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They achieve this through murder. They each have an avaricious boss who becomes aware of his hired hands nefarious antics but because business is good and the coffers are filling decides to turn a blind eye to the shenanigans. Gravis Mushnik meet Leonard DeSantis. Both films have a climactic chase through nighttime crummy L.A. neighborhoods and both end with suicide by becoming part of their Art , Walter hangs himself after turning into a sculpture/Seymour jumps into his plant creation Frankenstein ostensibly to kill it but ultimately becoming one of its blossoms. They both feature a score by the amazing Fred Katz, actually they both feature some of the exact same cues, re-cycled by Corman.

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Bucket didn’t perform very well at the box office and Corman had to be convinced to try another comedy but didn’t he know he was making the same film? Maybe the addition of a man-eating plant made the project appear more commercial. Dick Miller star of Bucket was offered the role of Seymour Krelboin in Little Shop but turned it down. I think the failure of BOB was such a disappointment to him, he couldn’t go through it again. Miller believed in Bucket Of Blood, he blamed it’s flopping on the cheap production value and when he heard Corman made a bet he could shoot Little Shop Of Horrors in two days he passed. He did appear in the film as flower eating Burson Fouch. A few other Charles Griffith notes, the wheat germ bagels and odd health food favored by the Beatniks and Seymour ‘s mother’s medicinal cuisine. Jack Nicholson skimming through PAIN magazine at the dentist office. Griffith had funny fake magazine in his opus Dr. Heckle and Mr. Hype. So here’s to Charles B. Griffith as Quentin Tarantino dubbed him, The Poet Laureate Of The Drive-In.

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Here is the great opening poem accompanied by Paul Horn blowing a cool Alto.

2 Scenes from La Dolce Vita- Trevi Fountain and The End

Written by Joe D on June 25th, 2010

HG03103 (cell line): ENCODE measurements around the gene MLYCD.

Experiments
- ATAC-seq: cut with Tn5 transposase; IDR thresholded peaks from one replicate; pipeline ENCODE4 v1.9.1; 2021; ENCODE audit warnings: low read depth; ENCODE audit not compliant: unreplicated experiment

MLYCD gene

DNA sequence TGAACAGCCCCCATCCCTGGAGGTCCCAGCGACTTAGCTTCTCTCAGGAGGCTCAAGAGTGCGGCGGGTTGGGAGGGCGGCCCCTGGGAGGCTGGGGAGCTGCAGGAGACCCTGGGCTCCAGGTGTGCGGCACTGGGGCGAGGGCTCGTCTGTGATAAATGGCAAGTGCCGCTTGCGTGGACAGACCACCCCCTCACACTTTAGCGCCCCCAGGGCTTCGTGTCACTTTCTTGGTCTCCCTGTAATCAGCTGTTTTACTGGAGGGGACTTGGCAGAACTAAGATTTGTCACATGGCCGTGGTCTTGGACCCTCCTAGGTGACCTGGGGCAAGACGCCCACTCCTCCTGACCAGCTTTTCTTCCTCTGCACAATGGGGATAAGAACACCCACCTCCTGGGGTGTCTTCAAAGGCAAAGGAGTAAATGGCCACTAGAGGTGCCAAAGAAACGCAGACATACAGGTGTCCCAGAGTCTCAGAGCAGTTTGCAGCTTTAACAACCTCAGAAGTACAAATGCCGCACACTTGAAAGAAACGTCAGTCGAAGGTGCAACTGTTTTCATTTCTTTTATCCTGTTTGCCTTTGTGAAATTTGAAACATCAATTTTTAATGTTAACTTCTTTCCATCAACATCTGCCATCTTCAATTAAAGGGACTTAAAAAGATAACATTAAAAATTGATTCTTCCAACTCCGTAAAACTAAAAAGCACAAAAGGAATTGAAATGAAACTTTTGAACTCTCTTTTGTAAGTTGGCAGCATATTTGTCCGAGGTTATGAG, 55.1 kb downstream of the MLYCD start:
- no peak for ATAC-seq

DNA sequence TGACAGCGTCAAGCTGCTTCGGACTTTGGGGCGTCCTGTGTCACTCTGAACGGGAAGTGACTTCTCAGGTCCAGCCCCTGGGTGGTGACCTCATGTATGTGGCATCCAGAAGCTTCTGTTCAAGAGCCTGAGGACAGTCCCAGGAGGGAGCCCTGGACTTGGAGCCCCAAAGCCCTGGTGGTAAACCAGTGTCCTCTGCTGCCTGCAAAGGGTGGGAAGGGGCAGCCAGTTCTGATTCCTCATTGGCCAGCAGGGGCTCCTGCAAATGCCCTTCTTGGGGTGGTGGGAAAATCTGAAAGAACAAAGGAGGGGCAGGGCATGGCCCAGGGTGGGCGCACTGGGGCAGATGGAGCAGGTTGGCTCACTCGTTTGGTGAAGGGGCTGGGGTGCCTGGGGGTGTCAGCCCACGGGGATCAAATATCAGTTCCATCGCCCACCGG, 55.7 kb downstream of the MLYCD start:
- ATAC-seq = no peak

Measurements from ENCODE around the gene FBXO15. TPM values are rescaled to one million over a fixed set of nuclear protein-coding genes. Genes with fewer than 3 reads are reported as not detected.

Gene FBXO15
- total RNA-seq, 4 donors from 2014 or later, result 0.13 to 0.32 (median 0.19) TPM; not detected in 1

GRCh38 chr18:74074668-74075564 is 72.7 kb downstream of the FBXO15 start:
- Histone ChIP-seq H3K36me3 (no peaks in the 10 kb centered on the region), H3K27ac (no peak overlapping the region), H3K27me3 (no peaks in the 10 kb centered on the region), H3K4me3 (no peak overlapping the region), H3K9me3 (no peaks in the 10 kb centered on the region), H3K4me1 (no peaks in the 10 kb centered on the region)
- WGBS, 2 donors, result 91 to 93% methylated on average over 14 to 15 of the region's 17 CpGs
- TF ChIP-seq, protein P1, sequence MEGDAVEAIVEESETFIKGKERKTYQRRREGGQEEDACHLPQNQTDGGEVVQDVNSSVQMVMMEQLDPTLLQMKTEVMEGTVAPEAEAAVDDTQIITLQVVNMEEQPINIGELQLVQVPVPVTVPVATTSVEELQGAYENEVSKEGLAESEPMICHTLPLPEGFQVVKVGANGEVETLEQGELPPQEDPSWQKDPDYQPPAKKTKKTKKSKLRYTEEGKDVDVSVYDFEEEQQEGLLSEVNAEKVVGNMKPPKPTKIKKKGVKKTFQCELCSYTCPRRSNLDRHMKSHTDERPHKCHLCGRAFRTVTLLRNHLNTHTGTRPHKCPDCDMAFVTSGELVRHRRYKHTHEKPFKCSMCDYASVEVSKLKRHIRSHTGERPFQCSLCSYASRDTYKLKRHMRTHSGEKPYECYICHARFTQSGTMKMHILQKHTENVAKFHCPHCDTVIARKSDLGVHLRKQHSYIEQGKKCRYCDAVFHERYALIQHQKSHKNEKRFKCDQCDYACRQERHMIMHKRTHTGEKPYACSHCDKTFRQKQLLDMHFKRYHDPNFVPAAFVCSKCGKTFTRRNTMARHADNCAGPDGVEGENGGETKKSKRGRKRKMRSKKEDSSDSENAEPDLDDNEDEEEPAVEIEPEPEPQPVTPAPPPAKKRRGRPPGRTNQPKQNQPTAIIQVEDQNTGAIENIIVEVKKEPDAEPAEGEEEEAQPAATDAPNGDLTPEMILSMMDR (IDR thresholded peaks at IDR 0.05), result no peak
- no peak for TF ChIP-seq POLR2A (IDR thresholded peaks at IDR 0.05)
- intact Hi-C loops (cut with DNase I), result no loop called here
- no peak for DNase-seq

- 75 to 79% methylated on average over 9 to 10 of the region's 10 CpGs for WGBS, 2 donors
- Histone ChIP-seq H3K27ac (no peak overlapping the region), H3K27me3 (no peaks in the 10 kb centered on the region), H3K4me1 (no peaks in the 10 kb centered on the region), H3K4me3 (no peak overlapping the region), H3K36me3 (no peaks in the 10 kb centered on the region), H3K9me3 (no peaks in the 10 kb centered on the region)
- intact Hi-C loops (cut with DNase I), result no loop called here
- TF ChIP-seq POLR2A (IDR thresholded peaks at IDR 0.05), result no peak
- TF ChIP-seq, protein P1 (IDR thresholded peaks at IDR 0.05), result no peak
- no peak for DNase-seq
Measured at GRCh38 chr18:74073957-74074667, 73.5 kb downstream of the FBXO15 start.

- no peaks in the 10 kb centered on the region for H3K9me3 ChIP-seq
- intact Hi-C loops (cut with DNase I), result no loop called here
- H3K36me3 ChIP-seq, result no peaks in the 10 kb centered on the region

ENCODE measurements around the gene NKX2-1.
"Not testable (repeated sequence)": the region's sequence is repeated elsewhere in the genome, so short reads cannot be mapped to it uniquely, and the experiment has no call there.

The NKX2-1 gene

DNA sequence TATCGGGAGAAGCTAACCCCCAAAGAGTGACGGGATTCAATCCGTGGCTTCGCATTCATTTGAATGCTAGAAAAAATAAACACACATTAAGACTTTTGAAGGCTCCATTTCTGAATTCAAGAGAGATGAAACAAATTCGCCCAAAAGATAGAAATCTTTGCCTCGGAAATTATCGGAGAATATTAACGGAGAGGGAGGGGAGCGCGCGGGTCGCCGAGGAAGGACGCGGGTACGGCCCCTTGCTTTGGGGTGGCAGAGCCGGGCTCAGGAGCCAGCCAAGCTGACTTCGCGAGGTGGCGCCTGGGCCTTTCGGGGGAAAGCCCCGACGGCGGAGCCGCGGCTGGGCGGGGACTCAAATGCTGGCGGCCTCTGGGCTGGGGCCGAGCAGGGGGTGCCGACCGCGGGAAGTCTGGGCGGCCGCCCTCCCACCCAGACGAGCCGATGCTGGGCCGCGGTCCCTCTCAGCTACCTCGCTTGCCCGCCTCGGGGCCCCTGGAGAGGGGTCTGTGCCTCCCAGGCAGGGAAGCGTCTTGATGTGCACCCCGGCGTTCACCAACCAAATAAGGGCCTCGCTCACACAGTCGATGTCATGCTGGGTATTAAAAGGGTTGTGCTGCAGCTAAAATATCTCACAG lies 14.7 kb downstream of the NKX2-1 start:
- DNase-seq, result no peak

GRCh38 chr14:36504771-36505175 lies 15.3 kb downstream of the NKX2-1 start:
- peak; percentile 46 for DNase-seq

Here are some scenes from Fellini’s La Dolce Vita, the likes of which we’ll never see again, Mastroianni, Ekberg, Fellini, Nino Rota’s music, B&W Scope. The shots of Ekberg in the fountain, her blonde hair cascading down her back like the water behind her, some of the greatest in Cinema! And the mysterious ending, dialog no one can hear, looks , gestures on an existential beach with all the sound added later, so atmospheric, so lovely and sad. Enjoy!

SALTO

Written by Joe D on May 6th, 2010

A black leather jacketed, sunglass wearing amnesiac Beatnik Jesus shows up in a small town in post WWII Poland and turns on the townsfolk with miracles and music. Novelist/filmmaker Tadeusz Konwicki conjurs up Salto from his novel A Dreambook for our Time. It expresses the inexpressible remarkably. Once again the proto Beatnik figure is seen as a semi Messiah, as in Cocteau’s Orphee. This was the psychic build up to the creative explosion of the 60’s. But just watch this clip, I dare you not to be impressed.

Truffaut’s Fahrenheit 451

Written by Joe D on January 24th, 2010

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A film of overwhelming moods, everything in this film seems filtered through a veil of sadness. Visually stunning, the art direction and cinematography are wonderfully rich. The colors jump off the screen in beautiful compositions. Director of Photography Nic Roeg really outdoes himself here. And Bernard Hermann’s music sinks you deeper and deeper into a state of lugubrious drugged oblivion, like a person slipping deeper and deeper into a bottomless vat of viscous oil. The powerful rhythms and images of dream logic make this film even more effective. For example the woman who burns herself with her books and Montag’s nightmare.

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Also I love films made in the 60’s yet set in the future for their take on design, it’s the 60’s taken to a super cool extreme, like they had reached the apogee of design and then found a way to show that somehow in the future it would be improved upon in interesting ways.